Traditionally, 1000 cranes signified good fortune and wealth, but took on a new meaning when Sadako Sasaki, who was exposed to the radiation at Hiroshima, had the goal of making the traditional 1000 origami cranes. Her schoolmates had to help her to finish the project before she succumbed to leukemia. Since then, the cranes symbolize love, healing, and care that her classmates showed for her. According to tradition, you are to hang the mobile outside after a time, when you are ready, and let the wind and rain release them back into the world. In the 9/11 museum you can see Japan's gift of a 1000 origami cranes to the United States after 9/11.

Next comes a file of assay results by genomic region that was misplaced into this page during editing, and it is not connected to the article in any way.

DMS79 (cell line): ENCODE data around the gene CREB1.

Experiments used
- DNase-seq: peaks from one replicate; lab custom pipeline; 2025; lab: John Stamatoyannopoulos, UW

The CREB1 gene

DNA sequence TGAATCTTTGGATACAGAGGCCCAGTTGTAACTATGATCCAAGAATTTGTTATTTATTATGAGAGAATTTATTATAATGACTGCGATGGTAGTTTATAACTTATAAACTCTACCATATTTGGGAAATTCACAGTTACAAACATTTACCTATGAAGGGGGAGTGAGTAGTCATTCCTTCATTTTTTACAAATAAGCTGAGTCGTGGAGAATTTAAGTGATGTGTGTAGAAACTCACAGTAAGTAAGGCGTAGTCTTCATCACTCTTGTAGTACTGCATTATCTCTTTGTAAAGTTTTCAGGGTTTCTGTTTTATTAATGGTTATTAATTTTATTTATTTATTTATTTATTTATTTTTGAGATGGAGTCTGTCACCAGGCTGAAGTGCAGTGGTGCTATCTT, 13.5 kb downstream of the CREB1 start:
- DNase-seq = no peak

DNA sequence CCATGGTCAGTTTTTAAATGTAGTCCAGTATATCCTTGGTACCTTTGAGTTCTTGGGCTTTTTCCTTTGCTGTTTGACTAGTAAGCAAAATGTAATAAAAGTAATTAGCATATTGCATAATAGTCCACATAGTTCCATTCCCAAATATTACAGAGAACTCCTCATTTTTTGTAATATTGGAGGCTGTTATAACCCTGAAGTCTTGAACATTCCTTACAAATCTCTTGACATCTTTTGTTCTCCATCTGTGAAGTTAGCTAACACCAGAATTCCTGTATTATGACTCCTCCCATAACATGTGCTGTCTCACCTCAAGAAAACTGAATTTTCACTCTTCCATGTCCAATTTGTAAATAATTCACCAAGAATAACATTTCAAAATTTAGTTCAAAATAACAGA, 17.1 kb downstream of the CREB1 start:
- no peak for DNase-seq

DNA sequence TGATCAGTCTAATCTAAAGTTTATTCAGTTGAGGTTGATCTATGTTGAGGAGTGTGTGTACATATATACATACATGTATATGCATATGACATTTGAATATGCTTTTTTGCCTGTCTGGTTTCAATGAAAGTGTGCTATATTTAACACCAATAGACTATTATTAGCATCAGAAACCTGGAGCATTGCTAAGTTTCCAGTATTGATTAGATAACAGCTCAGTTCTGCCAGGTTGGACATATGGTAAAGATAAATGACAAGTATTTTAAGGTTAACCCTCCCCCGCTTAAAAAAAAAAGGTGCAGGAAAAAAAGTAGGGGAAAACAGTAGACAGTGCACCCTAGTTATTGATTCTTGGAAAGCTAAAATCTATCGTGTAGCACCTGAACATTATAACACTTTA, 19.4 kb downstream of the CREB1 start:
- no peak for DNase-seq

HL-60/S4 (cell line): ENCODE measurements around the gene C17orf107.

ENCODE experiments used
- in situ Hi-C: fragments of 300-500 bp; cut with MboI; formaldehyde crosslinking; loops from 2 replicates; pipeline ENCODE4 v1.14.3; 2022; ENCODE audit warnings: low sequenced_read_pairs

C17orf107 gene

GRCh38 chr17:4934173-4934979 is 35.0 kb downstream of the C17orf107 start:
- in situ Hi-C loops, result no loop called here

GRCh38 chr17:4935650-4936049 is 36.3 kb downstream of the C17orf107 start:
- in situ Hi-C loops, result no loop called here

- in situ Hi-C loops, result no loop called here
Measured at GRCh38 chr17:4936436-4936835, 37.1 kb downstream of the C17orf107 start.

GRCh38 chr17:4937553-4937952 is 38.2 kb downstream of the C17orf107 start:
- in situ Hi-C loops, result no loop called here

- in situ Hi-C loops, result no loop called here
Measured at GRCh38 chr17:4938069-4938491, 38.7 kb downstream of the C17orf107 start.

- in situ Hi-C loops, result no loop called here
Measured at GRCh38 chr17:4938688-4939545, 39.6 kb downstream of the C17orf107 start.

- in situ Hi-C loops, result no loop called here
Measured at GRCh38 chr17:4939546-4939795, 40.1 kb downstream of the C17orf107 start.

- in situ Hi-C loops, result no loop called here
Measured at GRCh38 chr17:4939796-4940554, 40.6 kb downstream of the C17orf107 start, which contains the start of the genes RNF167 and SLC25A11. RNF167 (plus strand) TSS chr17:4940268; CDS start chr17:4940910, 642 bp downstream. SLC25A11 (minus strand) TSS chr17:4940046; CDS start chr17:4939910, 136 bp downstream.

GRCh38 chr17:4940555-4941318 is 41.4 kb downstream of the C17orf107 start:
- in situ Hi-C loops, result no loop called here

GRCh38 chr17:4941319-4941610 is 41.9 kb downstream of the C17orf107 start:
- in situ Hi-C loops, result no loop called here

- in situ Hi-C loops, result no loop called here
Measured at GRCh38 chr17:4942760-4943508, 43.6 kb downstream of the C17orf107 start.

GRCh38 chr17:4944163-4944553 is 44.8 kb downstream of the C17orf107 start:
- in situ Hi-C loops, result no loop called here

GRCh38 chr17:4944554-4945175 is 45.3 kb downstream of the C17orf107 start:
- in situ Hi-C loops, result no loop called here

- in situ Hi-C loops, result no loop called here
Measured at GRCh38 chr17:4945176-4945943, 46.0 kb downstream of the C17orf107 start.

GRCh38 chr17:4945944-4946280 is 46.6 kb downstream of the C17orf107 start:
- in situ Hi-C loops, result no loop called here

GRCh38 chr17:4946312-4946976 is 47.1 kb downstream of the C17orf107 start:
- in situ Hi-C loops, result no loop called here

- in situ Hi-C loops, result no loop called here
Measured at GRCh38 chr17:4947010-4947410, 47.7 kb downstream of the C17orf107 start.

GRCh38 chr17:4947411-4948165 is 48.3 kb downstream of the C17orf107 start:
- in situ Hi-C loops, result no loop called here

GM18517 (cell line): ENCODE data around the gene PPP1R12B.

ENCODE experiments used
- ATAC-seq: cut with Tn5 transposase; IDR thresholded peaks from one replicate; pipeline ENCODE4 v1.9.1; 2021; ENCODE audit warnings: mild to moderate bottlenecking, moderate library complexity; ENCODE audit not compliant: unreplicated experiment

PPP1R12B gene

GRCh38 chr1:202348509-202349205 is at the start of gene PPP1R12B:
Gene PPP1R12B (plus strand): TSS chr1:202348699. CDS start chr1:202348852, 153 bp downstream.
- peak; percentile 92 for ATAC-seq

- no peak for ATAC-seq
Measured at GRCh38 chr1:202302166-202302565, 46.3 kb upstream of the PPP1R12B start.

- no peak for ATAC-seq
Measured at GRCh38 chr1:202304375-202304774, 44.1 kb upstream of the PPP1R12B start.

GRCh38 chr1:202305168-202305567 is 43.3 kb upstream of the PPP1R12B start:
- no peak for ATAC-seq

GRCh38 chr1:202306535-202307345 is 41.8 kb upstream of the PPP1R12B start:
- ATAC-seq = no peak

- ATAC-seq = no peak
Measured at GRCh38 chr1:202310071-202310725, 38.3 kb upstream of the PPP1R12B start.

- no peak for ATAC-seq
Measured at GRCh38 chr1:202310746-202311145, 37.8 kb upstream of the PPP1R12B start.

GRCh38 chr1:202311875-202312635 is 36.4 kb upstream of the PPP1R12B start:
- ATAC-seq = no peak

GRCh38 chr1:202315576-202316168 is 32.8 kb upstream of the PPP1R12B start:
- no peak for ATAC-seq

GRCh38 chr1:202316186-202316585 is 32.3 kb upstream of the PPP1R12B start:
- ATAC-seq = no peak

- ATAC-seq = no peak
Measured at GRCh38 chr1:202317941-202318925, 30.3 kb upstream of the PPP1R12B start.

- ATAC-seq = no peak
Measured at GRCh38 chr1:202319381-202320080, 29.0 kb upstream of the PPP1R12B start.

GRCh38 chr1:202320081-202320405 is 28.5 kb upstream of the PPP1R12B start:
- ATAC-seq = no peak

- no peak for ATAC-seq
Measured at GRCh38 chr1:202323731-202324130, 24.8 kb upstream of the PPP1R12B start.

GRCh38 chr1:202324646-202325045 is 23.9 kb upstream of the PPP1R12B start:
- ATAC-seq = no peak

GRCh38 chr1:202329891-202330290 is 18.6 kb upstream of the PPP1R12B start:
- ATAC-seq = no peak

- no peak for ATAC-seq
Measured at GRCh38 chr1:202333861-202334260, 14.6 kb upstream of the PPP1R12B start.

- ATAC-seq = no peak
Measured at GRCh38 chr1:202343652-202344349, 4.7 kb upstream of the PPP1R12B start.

World Languages Honor Society began our work to make 1000 after we learned how to make them and of their cultural significance from Jemma, a BHS alumna. Soon after, we learned of fellow classmates who suffered an unspeakable loss. We wanted to finish 1000 paper cranes to give to as a symbol of our love and care for them. We put the call out to all of BHS, and students and staff made and collected many more than 1000 cranes in three days, and threaded them together with the help of many caring folks on a beautiful, sunny February day.
We are Broadway.
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